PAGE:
Brennan’s “Rule of Five” as Campaign Mantra


When it comes to invoking Justice Brennan, no candidate this year can top Minnesota Supreme Court candidate Greg Wersal.

At least once a day this summer, Wersal sent out the same tweet from his account @Wersal4SCourt: “Justice Brennan said the most important law at the US Supreme Court was, ‘The law of five. With five votes you can do anything around here.’”

Wersal was paraphrasing one of Justice Brennan’s most frequently quoted – and dissected – lines. For many years, Brennan liked to stump each newly arriving batch of clerks by asking them to name the most important rule they needed to know as they started work in his chambers.

As legal historian Mark Tushnet wrote in a 1995 law review article, “Brennan would reject each answer, in the end providing his own by holding up his hand with the fingers wide apart. This, he would say, is the most important rule in constitutional law.”

Nat Hentoff had earlier described what had become known as Brennan’s “rule of five” in a 1990 profile of the justice in the New Yorker. (The anecdote was also the basis for the name of a chapter in both James F. Simon’s 1995 book, The Center Holds: The Power Struggle Inside the Rehnquist Court and Duke Law professor H. Jefferson Powell’s 2008 book Constitutional Conscience: The Moral Dimension of Judicial Decision.)

As Tushnet and Powell note, it’s not entirely clear what exactly Brennan meant when he held up his hand. Was he laying out the basic assumption underlying an aggressively activist judicial vision: that you could do anything you want at the Court if you have five votes? Or was it a more pragmatic explanation that, unless you have five votes, you can’t get anything done at the Court?

Rather than it being “a cynical expression of judicial real politik,” Simon concluded “it was rather, recognition of the fundamental truth that the Court functioned as a collegial body of nine independent-minded judges who must, by majority vote, make the most basic judgments about the direction of our constitutional democracy.”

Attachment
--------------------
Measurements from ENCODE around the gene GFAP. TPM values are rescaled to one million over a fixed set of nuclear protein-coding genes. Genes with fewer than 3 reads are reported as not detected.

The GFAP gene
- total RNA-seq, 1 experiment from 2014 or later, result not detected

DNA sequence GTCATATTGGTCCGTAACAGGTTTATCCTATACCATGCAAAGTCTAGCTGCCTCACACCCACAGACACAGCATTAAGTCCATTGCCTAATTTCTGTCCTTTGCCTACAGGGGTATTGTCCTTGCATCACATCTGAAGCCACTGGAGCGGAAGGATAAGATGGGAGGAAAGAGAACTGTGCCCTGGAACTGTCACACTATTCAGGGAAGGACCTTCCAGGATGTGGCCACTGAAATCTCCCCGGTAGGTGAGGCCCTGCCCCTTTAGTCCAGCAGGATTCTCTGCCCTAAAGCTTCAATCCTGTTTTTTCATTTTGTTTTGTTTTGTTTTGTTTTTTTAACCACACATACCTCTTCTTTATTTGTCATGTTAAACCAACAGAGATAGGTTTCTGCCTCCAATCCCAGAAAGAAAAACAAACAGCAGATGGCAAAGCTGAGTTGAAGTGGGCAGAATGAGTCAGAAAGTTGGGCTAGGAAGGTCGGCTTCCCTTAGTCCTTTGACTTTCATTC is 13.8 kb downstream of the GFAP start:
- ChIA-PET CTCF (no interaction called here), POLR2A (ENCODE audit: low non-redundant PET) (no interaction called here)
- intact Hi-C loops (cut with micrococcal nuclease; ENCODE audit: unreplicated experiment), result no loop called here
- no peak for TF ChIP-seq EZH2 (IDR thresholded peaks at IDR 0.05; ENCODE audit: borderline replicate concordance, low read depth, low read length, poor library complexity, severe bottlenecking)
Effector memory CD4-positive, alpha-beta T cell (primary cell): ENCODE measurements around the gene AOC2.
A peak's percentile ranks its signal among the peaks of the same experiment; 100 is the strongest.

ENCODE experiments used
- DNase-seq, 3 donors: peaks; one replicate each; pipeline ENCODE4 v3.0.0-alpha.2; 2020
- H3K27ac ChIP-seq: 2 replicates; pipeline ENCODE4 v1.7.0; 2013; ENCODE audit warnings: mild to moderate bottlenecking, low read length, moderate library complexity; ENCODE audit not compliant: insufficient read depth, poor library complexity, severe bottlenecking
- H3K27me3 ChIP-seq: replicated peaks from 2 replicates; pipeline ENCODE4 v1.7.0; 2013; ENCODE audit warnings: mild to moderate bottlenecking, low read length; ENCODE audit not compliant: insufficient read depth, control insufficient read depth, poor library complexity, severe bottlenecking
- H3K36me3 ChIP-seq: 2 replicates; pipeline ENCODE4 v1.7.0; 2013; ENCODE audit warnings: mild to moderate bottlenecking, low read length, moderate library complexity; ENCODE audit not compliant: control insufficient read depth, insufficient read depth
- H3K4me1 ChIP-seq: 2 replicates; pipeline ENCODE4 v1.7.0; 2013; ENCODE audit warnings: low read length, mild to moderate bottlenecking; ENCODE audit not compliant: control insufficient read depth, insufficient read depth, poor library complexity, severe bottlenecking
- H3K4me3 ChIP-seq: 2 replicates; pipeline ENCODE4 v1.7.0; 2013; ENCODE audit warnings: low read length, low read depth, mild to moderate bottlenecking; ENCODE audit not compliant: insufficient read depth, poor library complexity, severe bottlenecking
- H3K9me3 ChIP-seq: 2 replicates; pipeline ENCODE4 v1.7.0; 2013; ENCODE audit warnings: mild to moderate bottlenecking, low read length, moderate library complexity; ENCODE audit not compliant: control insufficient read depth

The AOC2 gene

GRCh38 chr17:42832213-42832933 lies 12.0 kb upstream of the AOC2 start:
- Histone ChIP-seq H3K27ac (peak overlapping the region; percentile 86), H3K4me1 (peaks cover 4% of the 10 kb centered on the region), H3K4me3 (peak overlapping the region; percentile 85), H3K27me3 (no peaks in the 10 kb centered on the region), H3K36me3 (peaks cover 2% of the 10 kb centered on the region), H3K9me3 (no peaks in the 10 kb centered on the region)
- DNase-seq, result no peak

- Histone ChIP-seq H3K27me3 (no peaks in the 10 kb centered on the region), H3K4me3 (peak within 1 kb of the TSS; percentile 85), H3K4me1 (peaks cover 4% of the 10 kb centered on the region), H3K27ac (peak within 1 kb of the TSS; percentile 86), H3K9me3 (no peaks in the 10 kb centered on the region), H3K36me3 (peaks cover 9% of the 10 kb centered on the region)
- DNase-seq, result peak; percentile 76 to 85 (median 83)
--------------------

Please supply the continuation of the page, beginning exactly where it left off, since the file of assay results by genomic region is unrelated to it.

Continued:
We don’t offer a definitive answer to that question in Justice Brennan: Liberal Champion. We think he probably had both meanings in mind. Brennan held up five fingers during the peak of the Warren Court, when his solid bloc of liberal justices could do anything they wanted. But he also did so under Warren’s two conservative successors, Warren Burger and William H. Rehnquist, when he found it so much more difficult to put together majorities.

I was interested in finding out why Wersal kept tweeting that quote as some sort of campaign mantra. Unfortunately, Wersal didn’t respond to my inquiries.

Wersal, a conservative lawyer who has repeatedly run for a seat on Wisconsin’s high court on a platform of rolling back judicial activism, is an unlikely fan of Justice Brennan.

Wersal is also a long time critic of rules governing judicial elections with a penchant for theatrics. He once campaigned with a blue ball chained to his leg, which he said symbolized limits on speech imposed by the state ethics rules.

That explains why Wersal has earned a reputation as “one third gadfly, one-third martyr and one third serious,” says David A. Schultz, an election law expert who teaches at Minnesota’s Hamline University School of Law.

In 2002, the U.S. Supreme Court ruled in Wersal’s favor, rejecting the limits Minnesota placed on what judicial candidates can say during election campaigns about legal or political issues.

“People love him or hate or hate him but he’s clearly had a huge impact not only in Minnesota but across the country in how judicial elections are run,” Schultz told me. “Anybody in the country running for judicial office can do practically the same thing as any candidate running for any other political office.”

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